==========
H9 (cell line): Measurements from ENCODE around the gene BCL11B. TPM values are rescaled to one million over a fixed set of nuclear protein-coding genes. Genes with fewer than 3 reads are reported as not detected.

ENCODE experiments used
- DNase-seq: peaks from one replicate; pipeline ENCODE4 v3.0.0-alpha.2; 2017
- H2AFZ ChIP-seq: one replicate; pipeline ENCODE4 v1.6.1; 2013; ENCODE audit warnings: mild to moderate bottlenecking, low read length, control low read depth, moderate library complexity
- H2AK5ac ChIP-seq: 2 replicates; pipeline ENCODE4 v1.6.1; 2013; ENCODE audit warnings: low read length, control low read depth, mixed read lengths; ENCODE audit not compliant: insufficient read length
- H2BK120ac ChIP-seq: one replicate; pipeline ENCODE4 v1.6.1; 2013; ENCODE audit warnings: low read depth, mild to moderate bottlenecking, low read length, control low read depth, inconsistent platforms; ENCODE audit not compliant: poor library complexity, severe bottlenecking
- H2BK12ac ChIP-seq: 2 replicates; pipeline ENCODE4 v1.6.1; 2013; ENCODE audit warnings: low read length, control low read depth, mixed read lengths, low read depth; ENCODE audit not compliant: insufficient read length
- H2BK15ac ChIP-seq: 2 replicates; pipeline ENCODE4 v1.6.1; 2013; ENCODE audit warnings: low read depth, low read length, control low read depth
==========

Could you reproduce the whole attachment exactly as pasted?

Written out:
H9 (cell line): Measurements from ENCODE around the gene BCL11B. TPM values are rescaled to one million over a fixed set of nuclear protein-coding genes. Genes with fewer than 3 reads are reported as not detected.

ENCODE experiments used
- DNase-seq: peaks from one replicate; pipeline ENCODE4 v3.0.0-alpha.2; 2017
- H2AFZ ChIP-seq: one replicate; pipeline ENCODE4 v1.6.1; 2013; ENCODE audit warnings: mild to moderate bottlenecking, low read length, control low read depth, moderate library complexity
- H2AK5ac ChIP-seq: 2 replicates; pipeline ENCODE4 v1.6.1; 2013; ENCODE audit warnings: low read length, control low read depth, mixed read lengths; ENCODE audit not compliant: insufficient read length
- H2BK120ac ChIP-seq: one replicate; pipeline ENCODE4 v1.6.1; 2013; ENCODE audit warnings: low read depth, mild to moderate bottlenecking, low read length, control low read depth, inconsistent platforms; ENCODE audit not compliant: poor library complexity, severe bottlenecking
- H2BK12ac ChIP-seq: 2 replicates; pipeline ENCODE4 v1.6.1; 2013; ENCODE audit warnings: low read length, control low read depth, mixed read lengths, low read depth; ENCODE audit not compliant: insufficient read length
- H2BK15ac ChIP-seq: 2 replicates; pipeline ENCODE4 v1.6.1; 2013; ENCODE audit warnings: low read depth, low read length, control low read depth